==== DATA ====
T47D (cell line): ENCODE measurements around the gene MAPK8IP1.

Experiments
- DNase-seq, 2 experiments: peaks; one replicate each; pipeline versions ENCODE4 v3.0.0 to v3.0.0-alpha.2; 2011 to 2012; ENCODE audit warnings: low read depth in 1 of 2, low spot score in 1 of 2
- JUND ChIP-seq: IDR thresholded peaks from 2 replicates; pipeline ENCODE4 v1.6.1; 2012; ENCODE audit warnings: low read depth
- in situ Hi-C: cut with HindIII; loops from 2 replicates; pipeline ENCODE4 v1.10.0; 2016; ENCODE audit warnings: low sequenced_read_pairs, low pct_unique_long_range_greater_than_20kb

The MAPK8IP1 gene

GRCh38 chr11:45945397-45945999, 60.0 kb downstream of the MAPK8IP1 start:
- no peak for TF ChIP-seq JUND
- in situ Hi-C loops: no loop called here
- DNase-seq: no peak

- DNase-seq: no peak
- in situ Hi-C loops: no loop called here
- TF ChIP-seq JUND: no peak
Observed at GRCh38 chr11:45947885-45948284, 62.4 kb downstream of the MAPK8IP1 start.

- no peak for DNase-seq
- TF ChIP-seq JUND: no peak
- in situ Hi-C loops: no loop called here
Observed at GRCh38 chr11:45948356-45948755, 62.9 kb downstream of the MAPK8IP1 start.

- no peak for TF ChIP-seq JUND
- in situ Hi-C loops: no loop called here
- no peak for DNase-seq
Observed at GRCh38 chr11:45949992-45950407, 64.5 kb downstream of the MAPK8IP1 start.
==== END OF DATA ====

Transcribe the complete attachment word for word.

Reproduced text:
T47D (cell line): ENCODE measurements around the gene MAPK8IP1.

Experiments
- DNase-seq, 2 experiments: peaks; one replicate each; pipeline versions ENCODE4 v3.0.0 to v3.0.0-alpha.2; 2011 to 2012; ENCODE audit warnings: low read depth in 1 of 2, low spot score in 1 of 2
- JUND ChIP-seq: IDR thresholded peaks from 2 replicates; pipeline ENCODE4 v1.6.1; 2012; ENCODE audit warnings: low read depth
- in situ Hi-C: cut with HindIII; loops from 2 replicates; pipeline ENCODE4 v1.10.0; 2016; ENCODE audit warnings: low sequenced_read_pairs, low pct_unique_long_range_greater_than_20kb

The MAPK8IP1 gene

GRCh38 chr11:45945397-45945999, 60.0 kb downstream of the MAPK8IP1 start:
- no peak for TF ChIP-seq JUND
- in situ Hi-C loops: no loop called here
- DNase-seq: no peak

- DNase-seq: no peak
- in situ Hi-C loops: no loop called here
- TF ChIP-seq JUND: no peak
Observed at GRCh38 chr11:45947885-45948284, 62.4 kb downstream of the MAPK8IP1 start.

- no peak for DNase-seq
- TF ChIP-seq JUND: no peak
- in situ Hi-C loops: no loop called here
Observed at GRCh38 chr11:45948356-45948755, 62.9 kb downstream of the MAPK8IP1 start.

- no peak for TF ChIP-seq JUND
- in situ Hi-C loops: no loop called here
- no peak for DNase-seq
Observed at GRCh38 chr11:45949992-45950407, 64.5 kb downstream of the MAPK8IP1 start.